The authority’s mission would include examining essential government services and post-employment benefits for affordability and sustainability and recommending cost-cutting measures to make services and benefits affordable.
The authority could help governments explore needed contribution levels for post-employment benefits and promote arbitration for contractual or labor disputes. Additional help could be provided by exploring a government’s structure and whether some services or costs could be consolidated or transferred to other governmental bodies.
The authority would be charged with recommending whether the state should authorize a municipality to file Chapter 9 and whether its plan of adjustment can be prepackaged or pre-negotiated. It could identify and recommend potential tax increases, helping make the case for need, and pursue mediation or a state intercept on aid.
The state could potentially also offer some form of insurance or wrap to protect employees’ pensions at the level they would receive if they participated in Social Security. The program would use the federal Pension Benefit Guaranty Corporation as its model.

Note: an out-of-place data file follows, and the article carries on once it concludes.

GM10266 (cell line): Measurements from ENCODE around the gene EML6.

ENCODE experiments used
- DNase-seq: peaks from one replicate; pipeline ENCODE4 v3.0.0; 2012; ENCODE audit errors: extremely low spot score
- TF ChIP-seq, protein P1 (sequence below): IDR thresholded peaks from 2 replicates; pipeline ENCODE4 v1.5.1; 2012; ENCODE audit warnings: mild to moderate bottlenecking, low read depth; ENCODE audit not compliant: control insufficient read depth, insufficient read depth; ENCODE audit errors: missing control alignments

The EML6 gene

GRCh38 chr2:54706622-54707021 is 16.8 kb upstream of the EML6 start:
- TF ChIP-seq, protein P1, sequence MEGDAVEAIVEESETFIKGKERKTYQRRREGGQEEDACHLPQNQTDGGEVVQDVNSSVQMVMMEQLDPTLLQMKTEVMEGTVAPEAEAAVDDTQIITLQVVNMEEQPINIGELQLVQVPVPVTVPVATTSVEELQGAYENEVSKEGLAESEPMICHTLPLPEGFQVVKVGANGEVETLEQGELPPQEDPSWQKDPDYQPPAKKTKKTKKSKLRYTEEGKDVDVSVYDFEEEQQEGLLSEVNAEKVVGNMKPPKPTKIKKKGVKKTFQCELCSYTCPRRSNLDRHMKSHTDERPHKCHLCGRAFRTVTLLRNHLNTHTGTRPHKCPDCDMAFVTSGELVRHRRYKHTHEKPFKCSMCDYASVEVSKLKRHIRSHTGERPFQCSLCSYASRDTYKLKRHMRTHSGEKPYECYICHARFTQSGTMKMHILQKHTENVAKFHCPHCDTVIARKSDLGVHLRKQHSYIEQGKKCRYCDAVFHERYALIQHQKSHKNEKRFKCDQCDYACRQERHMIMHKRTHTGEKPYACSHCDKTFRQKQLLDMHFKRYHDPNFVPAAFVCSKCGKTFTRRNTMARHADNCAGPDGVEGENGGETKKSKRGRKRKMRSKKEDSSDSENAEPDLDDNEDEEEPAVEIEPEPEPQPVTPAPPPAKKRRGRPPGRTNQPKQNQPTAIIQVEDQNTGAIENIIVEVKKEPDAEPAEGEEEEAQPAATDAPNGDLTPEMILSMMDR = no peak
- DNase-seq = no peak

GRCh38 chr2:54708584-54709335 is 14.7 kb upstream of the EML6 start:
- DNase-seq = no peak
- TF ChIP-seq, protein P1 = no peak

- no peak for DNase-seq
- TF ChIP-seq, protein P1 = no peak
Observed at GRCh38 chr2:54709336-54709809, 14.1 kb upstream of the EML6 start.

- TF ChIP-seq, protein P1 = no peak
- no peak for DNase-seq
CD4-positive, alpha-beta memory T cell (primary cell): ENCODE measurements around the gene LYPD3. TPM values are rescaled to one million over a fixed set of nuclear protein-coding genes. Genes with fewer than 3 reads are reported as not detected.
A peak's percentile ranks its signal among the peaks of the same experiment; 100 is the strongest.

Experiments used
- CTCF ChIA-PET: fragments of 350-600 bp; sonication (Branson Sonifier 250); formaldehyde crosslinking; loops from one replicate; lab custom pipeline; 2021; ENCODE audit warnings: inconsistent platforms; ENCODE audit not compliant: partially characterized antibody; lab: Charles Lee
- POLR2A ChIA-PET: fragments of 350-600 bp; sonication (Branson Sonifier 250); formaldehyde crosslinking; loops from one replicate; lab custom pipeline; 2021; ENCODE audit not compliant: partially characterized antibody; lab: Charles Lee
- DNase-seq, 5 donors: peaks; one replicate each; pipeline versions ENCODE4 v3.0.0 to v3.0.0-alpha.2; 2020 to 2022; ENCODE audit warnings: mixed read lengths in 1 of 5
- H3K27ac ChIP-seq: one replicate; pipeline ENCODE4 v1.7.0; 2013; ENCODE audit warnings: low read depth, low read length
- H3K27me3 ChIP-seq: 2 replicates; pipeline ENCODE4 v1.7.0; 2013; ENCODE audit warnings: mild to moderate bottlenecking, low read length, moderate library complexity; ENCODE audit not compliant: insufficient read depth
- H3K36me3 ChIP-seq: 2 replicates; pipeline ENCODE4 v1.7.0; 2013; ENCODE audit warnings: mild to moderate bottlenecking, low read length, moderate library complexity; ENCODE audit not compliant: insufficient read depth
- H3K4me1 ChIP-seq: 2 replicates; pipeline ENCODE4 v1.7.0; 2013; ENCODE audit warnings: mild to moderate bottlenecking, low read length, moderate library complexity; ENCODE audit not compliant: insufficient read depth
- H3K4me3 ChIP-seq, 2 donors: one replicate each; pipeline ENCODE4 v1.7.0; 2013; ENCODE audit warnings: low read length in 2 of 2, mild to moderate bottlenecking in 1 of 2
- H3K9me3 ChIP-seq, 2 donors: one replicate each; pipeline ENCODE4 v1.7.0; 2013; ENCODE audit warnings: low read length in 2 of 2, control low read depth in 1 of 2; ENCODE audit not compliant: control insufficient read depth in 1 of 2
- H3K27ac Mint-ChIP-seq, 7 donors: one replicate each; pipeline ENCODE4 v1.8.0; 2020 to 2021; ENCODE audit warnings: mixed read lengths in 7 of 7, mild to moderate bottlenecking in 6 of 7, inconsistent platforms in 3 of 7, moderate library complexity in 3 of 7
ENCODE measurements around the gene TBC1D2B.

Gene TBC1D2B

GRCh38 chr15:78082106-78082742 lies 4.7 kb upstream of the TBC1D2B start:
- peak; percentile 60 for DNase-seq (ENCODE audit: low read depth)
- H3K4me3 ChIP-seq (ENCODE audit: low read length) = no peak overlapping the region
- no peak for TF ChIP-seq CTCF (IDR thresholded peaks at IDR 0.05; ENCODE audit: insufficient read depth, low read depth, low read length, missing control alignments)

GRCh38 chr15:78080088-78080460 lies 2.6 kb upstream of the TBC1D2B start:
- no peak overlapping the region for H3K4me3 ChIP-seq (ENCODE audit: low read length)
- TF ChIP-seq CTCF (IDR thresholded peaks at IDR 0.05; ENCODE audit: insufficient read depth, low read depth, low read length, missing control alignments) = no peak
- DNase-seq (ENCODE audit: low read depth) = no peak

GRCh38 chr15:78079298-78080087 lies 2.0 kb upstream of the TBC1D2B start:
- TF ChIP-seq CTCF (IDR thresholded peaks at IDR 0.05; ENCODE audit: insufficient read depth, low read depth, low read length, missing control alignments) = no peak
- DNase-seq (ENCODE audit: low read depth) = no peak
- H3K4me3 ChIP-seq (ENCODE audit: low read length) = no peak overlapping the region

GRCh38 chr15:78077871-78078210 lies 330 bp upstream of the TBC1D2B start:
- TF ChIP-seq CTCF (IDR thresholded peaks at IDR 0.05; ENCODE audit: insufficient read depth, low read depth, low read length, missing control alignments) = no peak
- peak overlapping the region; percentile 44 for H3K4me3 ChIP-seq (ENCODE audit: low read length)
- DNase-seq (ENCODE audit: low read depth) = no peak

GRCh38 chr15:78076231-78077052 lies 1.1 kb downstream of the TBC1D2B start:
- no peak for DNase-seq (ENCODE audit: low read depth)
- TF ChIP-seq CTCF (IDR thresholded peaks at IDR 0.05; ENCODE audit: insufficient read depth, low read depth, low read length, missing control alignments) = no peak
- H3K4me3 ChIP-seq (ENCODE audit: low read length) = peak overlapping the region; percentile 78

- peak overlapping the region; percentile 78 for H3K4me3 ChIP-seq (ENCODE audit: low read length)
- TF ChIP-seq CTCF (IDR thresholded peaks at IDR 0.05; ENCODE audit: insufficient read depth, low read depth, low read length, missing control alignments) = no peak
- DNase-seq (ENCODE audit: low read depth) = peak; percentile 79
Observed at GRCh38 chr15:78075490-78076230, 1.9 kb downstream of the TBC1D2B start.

“By creating IMPA, the state is able to offer an alternative to bankruptcy which will allow local governments an opportunity to solve their critical problems related to providing essential government services,” the Civic Federation writes.
The ultimate aim is for all participating municipalities to fully fund essential government services and make sustainable contributions to post-employment benefits by a specified date in order to maintain the credibility of Illinois municipalities in the capital markets.
“The idea is to help municipalities determine what is affordable without crowding out essential services,” Spiotto said. “The real goal isn’t just debt adjustment it’s a recovery plan that is affordable.”
Though the authority one of the Civic Federation’s legislative priorities, the current 2014 session is crowded with work on a new budget and a vote looming over whether to make permanent a temporary 2011 income tax hike.
The federation offered up a draft proposal several years ago and Spiotto said it was revised and updated last year but lacks a legislative sponsor. Supporters believe it could pick up steam following Detroit’s historic Chapter 9 and heightened public and legislative attention on the impact of pension strains.
The proposal suggests nine members govern the authority, four appointed by the Illinois Municipal League and one appointed each by the governor, the speaker of the Illinois House, president of the Illinois Senate, and minority leaders of the House and Senate, with members serving staggered six-year terms.